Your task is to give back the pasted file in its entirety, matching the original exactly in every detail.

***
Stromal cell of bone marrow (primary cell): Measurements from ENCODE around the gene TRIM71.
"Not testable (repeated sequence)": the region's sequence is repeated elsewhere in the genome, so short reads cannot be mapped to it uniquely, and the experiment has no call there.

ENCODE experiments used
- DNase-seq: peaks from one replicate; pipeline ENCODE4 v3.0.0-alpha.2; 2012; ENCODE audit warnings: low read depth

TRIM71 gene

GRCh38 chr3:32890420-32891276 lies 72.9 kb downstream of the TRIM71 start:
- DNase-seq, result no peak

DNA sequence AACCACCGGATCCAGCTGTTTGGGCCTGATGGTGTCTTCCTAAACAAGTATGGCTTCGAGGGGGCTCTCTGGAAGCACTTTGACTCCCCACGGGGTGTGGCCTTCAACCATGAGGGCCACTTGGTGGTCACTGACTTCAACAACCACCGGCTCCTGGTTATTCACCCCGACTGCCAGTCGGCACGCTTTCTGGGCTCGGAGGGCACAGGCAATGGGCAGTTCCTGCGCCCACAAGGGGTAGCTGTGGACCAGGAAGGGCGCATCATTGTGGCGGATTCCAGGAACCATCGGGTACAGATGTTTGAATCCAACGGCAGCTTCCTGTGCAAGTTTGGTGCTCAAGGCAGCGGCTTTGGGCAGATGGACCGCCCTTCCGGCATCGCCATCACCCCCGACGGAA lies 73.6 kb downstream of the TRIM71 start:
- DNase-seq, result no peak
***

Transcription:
Stromal cell of bone marrow (primary cell): Measurements from ENCODE around the gene TRIM71.
"Not testable (repeated sequence)": the region's sequence is repeated elsewhere in the genome, so short reads cannot be mapped to it uniquely, and the experiment has no call there.

ENCODE experiments used
- DNase-seq: peaks from one replicate; pipeline ENCODE4 v3.0.0-alpha.2; 2012; ENCODE audit warnings: low read depth

TRIM71 gene

GRCh38 chr3:32890420-32891276 lies 72.9 kb downstream of the TRIM71 start:
- DNase-seq, result no peak

DNA sequence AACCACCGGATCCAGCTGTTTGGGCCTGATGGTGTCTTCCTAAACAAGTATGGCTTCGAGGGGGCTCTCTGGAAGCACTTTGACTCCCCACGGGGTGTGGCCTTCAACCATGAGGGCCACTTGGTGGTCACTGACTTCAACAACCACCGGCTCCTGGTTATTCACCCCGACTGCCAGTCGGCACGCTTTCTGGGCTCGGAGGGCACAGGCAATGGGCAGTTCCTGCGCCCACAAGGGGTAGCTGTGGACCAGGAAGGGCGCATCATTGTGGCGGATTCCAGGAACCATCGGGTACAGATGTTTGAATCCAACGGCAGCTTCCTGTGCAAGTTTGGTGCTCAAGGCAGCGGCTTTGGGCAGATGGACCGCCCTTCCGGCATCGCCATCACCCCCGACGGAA lies 73.6 kb downstream of the TRIM71 start:
- DNase-seq, result no peak